“Everything Everywhere All At Once” is a dramedy that will have you laughing at googly-eyed rocks and universes where people have hot dogs for fingers, crying at the very human and superhuman relationships between characters, and gripping your seat during fights involving fanny packs and Michelle Yeoh's continually inspired stunts. If you watch anything before the Academy Awards next year, make sure to stream A24's “Everything Everywhere All At Once” on SHOWTIME.
Honorable Mentions: “The Woman King,” “The Banshees of Inisherin”
Top Show: ‘Ms. Marvel'
Influenced by bright colors and comic book stylization, “Ms. Marvel” was one of the highlights of every week earlier this year. Kamala Khan (Iman Vellani), a 16-year-old high school student, heavily stans Captain Marvel, has a great crew of friends, and loves her family in Jersey City, New Jersey. Once she acquires superpowers thanks to an enchanted bangle her grandmother sent in a package, Kamala's different worlds lose balance as she breaks family rules, a couple of hearts and bones, and the spacetime continuum.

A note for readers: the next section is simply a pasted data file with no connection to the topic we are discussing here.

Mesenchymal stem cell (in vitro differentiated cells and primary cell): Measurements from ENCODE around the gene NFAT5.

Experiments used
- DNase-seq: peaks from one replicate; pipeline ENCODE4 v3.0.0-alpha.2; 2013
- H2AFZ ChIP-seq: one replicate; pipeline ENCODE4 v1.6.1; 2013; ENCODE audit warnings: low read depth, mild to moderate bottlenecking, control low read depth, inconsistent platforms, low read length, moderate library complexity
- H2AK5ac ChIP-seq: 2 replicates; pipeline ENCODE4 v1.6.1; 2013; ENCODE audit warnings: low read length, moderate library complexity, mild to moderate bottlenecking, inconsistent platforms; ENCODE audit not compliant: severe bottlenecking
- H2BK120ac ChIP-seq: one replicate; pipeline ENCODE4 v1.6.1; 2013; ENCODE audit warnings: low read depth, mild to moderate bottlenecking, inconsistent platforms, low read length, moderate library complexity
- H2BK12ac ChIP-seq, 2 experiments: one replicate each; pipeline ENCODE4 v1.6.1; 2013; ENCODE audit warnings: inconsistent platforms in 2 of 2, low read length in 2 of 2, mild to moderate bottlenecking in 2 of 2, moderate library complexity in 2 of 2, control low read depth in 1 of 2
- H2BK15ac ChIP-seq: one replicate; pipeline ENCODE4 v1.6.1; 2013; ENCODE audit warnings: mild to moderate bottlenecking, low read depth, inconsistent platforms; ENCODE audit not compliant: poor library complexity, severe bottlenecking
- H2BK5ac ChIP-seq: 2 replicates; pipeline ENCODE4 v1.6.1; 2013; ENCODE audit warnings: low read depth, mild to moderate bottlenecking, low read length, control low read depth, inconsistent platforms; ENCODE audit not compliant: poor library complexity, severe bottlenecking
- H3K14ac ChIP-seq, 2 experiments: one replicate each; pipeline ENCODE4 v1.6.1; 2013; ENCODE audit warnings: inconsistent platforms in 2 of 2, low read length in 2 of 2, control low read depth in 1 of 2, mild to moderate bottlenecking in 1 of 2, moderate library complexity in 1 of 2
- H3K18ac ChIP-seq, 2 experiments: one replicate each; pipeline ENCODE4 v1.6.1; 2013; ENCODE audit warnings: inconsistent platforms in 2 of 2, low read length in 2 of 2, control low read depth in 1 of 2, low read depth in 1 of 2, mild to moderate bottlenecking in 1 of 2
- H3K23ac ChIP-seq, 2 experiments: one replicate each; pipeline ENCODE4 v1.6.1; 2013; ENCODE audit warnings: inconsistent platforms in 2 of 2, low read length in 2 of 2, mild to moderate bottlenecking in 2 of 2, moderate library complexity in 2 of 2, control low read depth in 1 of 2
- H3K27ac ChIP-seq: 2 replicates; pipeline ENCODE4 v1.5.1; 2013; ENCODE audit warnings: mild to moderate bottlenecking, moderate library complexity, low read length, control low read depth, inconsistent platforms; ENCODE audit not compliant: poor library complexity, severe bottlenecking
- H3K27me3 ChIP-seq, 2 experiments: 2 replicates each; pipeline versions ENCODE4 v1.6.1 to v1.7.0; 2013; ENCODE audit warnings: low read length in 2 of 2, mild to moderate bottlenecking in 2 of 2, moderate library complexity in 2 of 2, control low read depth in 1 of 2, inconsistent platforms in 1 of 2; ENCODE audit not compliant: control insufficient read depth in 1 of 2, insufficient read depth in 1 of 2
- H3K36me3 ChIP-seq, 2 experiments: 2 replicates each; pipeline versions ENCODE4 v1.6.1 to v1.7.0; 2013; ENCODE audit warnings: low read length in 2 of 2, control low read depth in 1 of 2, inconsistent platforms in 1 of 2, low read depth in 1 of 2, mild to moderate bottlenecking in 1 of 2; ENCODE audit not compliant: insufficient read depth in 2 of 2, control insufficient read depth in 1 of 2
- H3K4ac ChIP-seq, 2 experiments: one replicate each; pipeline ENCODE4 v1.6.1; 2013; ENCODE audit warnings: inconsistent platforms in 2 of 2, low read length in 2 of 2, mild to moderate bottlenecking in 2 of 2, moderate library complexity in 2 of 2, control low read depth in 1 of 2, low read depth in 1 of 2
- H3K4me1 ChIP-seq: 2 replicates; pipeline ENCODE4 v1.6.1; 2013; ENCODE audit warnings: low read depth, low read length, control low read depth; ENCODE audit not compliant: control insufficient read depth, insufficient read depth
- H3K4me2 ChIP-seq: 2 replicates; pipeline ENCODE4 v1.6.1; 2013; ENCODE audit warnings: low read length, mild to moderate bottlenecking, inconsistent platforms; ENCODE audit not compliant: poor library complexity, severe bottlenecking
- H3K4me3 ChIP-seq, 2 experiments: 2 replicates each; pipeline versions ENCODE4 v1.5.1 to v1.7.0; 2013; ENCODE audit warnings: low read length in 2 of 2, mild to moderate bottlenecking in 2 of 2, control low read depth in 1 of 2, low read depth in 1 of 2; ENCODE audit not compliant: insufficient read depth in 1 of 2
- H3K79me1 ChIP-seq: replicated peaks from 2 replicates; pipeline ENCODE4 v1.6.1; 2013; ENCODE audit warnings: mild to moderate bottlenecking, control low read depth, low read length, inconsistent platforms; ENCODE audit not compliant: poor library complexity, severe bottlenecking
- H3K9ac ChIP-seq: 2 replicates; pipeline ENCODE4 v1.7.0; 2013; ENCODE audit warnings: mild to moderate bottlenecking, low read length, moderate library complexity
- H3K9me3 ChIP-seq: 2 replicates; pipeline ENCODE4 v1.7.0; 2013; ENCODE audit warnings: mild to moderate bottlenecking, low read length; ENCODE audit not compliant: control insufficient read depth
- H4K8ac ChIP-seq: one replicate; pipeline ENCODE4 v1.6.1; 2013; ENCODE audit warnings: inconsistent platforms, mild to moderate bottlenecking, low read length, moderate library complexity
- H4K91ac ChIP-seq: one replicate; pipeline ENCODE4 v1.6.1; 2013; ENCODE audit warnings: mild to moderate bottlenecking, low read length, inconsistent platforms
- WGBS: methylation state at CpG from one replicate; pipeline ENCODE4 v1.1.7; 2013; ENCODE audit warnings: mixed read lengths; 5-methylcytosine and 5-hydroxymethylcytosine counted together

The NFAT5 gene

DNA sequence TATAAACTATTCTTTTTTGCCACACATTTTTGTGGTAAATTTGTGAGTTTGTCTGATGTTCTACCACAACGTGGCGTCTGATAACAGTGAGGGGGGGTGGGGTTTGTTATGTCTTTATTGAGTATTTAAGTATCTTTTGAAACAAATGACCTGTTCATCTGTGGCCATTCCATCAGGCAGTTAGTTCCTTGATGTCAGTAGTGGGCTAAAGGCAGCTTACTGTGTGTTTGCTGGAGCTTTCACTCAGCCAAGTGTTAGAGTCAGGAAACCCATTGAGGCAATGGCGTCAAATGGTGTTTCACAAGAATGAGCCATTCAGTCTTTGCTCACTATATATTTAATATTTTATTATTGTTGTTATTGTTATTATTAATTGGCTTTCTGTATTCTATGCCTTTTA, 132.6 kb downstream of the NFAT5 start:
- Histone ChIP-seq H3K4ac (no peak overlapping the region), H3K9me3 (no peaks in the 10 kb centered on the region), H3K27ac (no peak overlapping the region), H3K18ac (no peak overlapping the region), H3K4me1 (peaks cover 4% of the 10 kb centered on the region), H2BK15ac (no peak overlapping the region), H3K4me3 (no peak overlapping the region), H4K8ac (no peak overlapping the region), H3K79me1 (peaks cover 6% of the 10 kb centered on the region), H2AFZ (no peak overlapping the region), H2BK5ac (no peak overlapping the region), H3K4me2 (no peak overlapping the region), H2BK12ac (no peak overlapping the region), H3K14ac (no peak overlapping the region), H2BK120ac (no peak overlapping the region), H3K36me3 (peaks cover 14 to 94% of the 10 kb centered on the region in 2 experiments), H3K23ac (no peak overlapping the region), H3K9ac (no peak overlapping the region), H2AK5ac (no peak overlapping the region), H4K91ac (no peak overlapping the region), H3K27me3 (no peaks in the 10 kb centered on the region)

One of my favorite characters is Kamala's mother, Muneeba (Zenobia Shroff), whose equal affection and strictness with which she approaches her daughter come from her own experiences assimilating to a new culture in the U.S. Alongside adventures with friends Nakia (Yasmeen Fletcher) and Bruno (Matt Lintz), Kamala aka Ms. Marvel reveals her family's past, especially concerning her great-grandmother, Aisha, as the magic bangle's original wearer.